Saturday, February 25, 2012

Picked Bits of History in Durham, NC

When Steve Martin (yes, the arrow-through-the-head, “wild and crazy guy” former SNL star, internationally-known comedian, actor and author) takes the stage at DPAC – Durham Performing Arts Center on June 3 with the Steep Canyon Rangers, he will play the banjo; it is an instrument he has mastered over decades of practice and play. 
But whatever does this have to do with history, you ask? A lot – sit tight.

Durham is home to many interesting collections.  There are deep and rich archives in the two university libraries here at Duke and NCCU, an amazing collection of early Americana at the Patterson’s Mill Country Store, the world’s largest collections of low brass instruments.

And banjos. 

Not just any banjos, either. Durham is home to the world’s largest privately held collection of Gibson flathead five-string Mastertone banjos made between 1930 and 1942. Seven of the approximately 140 known to exist in the world are here.  

Esoteric? Perhaps – but as the forbearer to which most current banjos owe their design, the collection is important.  In fact, owner Jim Mills considers himself a guardian of these instruments.  

As a professional musician, six time Grammy winner and six consecutive year recipient of the International Bluegrass Music Association Banjo Player of the year (the most ever), Mills is, very quietly, and international star in his own right who knows his stuff about banjos.  To the frustrated musicians reading this: he taught himself to play and for the 14 years he played with Ricky Skaggs many considered him one of the best in the world. His collection of awards certainly lends credit to that opinion.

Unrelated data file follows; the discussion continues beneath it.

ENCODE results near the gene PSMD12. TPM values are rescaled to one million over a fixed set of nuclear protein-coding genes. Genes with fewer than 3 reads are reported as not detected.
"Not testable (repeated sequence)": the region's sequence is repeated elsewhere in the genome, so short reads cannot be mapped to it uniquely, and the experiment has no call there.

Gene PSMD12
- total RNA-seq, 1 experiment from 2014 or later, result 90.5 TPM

Mills operates a store and showroom here – almost a museum with its memorabilia and products for the serious banjo player.  Open by appointment only, aficionados will find parts, music, whole instruments, and lots of history…even an image of the aforementioned Mr. Martin who purchased one of his banjos from Mills.

Mills is, if nothing else, humble.  His business, career and collection of instruments are the result of continued hard work.  Only about 200 of the Gibson Mastertone banjos that Mills collects were ever made, and the collection is quite valuable.  According to Mills, “These are considered the Stradivari of banjos” as he referenced the most valuable and respected violins ever made.  He’d never admit it, but Mills and his banjo collection are a treasure equally valued here in Durham, where great things happen.

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